School pupils are driving teachers off social media by filming staged classroom incidents and posting them on the internet in an effort to embarrass and humiliate staff, a union leader has warned.
Chris Keates, general secretary of the NASUWT, said staff across England have reported troublesome children seeking hits on YouTube by secretly recording a riled teacher.
Others have used their mobile phones to take inappropriate "upskirt" or "downblouse" images of their teachers, or grafting their heads on to pornographic images and posting them online.
In some cases, teachers have received death threats, sent by pupils, while others have been targeted on Facebook.
Speaking at the annual NASUWT conference in Birmingham, Ms Keates said: "We've even had cases where pupils have staged an incident in the classroom, videoed it, and then put the video up on to YouTube which shows the teacher either being put under pressure or being given the runaround by pupils, to try and get the teacher to react in some way so that it would make a good video on YouTube.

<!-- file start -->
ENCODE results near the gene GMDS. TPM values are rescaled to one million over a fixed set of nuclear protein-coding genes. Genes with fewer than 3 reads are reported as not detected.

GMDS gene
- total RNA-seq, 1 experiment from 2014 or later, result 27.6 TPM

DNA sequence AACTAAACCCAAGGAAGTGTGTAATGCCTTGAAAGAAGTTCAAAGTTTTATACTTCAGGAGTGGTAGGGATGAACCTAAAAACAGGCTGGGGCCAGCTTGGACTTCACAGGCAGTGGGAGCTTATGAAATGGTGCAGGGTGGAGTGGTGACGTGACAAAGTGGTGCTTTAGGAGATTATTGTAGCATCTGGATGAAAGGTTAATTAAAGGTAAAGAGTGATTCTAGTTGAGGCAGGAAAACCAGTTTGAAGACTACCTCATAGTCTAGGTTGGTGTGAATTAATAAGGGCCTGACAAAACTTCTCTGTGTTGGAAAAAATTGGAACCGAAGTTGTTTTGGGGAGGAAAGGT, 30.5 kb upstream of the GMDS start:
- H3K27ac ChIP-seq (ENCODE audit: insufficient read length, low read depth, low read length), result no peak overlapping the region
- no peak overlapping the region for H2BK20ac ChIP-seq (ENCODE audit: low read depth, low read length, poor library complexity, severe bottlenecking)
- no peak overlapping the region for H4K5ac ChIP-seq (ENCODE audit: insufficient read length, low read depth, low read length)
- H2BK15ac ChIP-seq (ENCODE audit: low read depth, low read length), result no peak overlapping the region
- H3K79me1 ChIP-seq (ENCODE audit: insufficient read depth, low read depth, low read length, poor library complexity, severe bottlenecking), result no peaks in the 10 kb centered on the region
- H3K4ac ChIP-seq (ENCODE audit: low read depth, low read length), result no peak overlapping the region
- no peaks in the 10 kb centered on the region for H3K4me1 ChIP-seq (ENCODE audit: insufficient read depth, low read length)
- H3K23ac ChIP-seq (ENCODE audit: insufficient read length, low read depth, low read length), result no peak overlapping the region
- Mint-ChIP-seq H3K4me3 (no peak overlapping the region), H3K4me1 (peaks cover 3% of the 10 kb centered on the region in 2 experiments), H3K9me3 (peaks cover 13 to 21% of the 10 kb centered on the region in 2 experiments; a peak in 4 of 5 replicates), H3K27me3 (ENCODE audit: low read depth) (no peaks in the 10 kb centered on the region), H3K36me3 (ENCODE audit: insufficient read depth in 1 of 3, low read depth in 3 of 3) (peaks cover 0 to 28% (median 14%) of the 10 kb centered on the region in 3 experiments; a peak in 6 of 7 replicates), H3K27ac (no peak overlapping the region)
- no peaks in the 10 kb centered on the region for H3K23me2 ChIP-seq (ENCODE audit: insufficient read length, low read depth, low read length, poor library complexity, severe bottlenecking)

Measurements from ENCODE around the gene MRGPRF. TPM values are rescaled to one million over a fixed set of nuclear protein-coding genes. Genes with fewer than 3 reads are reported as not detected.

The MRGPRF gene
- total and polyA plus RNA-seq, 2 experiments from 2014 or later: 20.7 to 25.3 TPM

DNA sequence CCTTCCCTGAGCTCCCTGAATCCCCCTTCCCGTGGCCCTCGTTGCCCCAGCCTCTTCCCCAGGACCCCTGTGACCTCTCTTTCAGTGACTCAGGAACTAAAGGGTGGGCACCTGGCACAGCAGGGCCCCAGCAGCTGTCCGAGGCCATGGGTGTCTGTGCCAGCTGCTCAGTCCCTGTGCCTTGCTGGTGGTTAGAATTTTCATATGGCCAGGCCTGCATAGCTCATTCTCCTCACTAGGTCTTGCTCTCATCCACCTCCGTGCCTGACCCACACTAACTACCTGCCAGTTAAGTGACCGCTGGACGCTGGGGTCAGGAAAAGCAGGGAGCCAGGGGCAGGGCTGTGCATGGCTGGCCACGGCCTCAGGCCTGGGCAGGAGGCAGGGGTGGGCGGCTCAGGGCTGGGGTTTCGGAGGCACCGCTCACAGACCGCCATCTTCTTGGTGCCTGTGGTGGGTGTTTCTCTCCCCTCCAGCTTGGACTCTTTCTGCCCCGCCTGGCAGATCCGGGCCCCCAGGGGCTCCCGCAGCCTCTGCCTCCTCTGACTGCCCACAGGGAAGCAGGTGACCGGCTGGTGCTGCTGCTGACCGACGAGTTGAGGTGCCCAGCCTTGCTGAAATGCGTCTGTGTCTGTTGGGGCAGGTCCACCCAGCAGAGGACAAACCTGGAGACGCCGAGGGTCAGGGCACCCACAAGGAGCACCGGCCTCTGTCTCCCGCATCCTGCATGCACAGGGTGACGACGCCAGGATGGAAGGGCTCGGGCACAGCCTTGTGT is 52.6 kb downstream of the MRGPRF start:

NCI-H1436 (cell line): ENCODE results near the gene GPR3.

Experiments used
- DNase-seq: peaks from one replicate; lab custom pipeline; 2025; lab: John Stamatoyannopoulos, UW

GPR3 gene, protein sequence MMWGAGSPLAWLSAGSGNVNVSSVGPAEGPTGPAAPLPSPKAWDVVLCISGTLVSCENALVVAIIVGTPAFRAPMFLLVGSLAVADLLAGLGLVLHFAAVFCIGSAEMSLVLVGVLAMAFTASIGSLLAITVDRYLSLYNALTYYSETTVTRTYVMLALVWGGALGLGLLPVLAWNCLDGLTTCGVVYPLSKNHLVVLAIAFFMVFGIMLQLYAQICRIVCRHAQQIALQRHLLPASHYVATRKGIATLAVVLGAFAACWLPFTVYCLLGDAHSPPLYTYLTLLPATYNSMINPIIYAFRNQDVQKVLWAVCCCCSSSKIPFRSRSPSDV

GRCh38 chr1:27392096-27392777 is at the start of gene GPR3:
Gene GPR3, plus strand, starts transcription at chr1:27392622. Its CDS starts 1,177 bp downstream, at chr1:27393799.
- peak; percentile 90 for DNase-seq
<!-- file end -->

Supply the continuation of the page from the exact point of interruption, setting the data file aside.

"You might get a situation which seems quite low level, where the pupil starts to answer the teacher back, they might have a piece of equipment in the classroom that they suddenly start to pass around which can get the teacher quite irritated.
"But what the person watching the film doesn't see is what the pupils are doing, they've just got a picture of a teacher getting irritated."
Ms Keates said the presence of mobile phones in the classroom has had a marked impact on teachers' private lives.
She said: "We've had teachers who have said they have stopped using social media themselves, they don't want to look on social media and perhaps find comments about themselves because they don't think they will go back into the classroom again, some have said they felt humiliated in front of pupils and it's adding to the anxiety and pressure that goes with the job anyway."
Ms Keates said some schools have clear policies on mobile phone use in school, insisting that devices are locked away and used only once lessons have finished for the day.
But she said others are more lax.
Ms Keates said: "If some schools can do it, why can't all? That would make sure at least one of these pressures that teachers are facing in the job is actually removed from the classroom."